At approximately 7900 feet, Mount Davis is the second highest point in the Bradshaw Mountains, the first being nearby Mount Union, at 7979 feet. This hike uses forest trails #285 and #284, along with an off trail segment to bring you to the top of the peak. Trail #285 begins on the south side of the Potato Patch cabins area, where Poacher's Row road comes to an abrupt end on forest service land. If you don't have a high clearance vehicle, it might be wise to park along Walker Road or Poacher's Row road and walk from there to the trailhead. This hike can easily be done in conjunction with Mount Union.
At the trailhead where Poacher's Row road ends, two rough atv trails climb up from the creek bottom into the forest. Take the right fork, which is marked as trail #285, and follow it uphill. Almost immediately, trail #285 forks; stay left and continue uphill through the aspens. Around 0.2 miles, the trail forks again. Go right.
Tall fir trees and aspens fill the canyon of the usually dry Hassayampa River, and keep the trail well shaded. Evidence of the area's rich mining history can be seen in the form of partially collapsed mine tunnels and overgrown tailings piles. Keep an eye out for the old arrastra (ore crushing pit) in the canyon bottom.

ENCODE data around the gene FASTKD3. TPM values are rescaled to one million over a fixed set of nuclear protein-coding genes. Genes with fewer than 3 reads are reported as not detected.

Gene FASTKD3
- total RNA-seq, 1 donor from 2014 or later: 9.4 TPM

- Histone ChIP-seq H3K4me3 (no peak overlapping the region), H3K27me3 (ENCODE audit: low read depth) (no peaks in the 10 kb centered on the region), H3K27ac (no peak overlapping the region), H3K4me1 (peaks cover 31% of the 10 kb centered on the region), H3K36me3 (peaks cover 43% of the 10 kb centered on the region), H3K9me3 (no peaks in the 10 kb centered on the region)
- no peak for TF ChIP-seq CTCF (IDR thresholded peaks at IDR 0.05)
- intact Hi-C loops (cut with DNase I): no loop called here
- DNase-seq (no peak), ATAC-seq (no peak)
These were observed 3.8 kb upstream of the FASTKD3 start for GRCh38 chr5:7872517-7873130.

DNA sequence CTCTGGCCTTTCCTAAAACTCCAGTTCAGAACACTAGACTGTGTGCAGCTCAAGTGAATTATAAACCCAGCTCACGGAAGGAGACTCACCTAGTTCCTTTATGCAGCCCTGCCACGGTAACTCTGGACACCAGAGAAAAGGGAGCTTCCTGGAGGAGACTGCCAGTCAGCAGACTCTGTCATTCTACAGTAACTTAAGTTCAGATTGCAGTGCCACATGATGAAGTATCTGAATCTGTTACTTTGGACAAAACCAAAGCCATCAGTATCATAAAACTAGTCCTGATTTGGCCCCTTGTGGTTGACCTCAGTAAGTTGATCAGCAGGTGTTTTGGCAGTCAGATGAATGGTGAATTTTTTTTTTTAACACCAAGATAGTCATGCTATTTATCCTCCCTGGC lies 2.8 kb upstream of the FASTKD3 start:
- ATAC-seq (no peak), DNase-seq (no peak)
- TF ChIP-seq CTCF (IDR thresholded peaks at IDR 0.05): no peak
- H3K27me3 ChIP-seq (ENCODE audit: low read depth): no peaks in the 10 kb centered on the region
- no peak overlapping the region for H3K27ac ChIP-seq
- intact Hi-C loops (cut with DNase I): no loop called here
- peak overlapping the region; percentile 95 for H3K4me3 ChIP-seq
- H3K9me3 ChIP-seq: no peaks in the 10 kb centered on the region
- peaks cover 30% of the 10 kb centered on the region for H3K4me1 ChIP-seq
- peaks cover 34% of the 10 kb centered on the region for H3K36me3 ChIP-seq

About a mile in the trail ascends a few switchbacks, as it nears the top of the Hassayampa River canyon. The Prescott area comes into view briefly, just before trail #285 meets trail #284 in an open saddle at the 7600 foot level. Turn left and begin following trail #284 east.
After hiking about a tenth of a mile on trail #284, the forest on the left above the trail begins to open up a bit. Head uphill from this area to the crest of Mount Davis' south ridge. From its south ridge the top of Mount Davis is easily reached in only about a third of a mile, with only a few minor rocky obstacles in an open forest of ponderosa pine and gambel oak. Mount Davis' summit is marked by a small cairn and register. The view from its summit of the surrounding mountains is wonderful. There is an even better and nearly unobstructed view from a small, rocky hilltop about 0.1 miles past the summit.
The easiest way back down is likely the way you took to get up. Enjoy!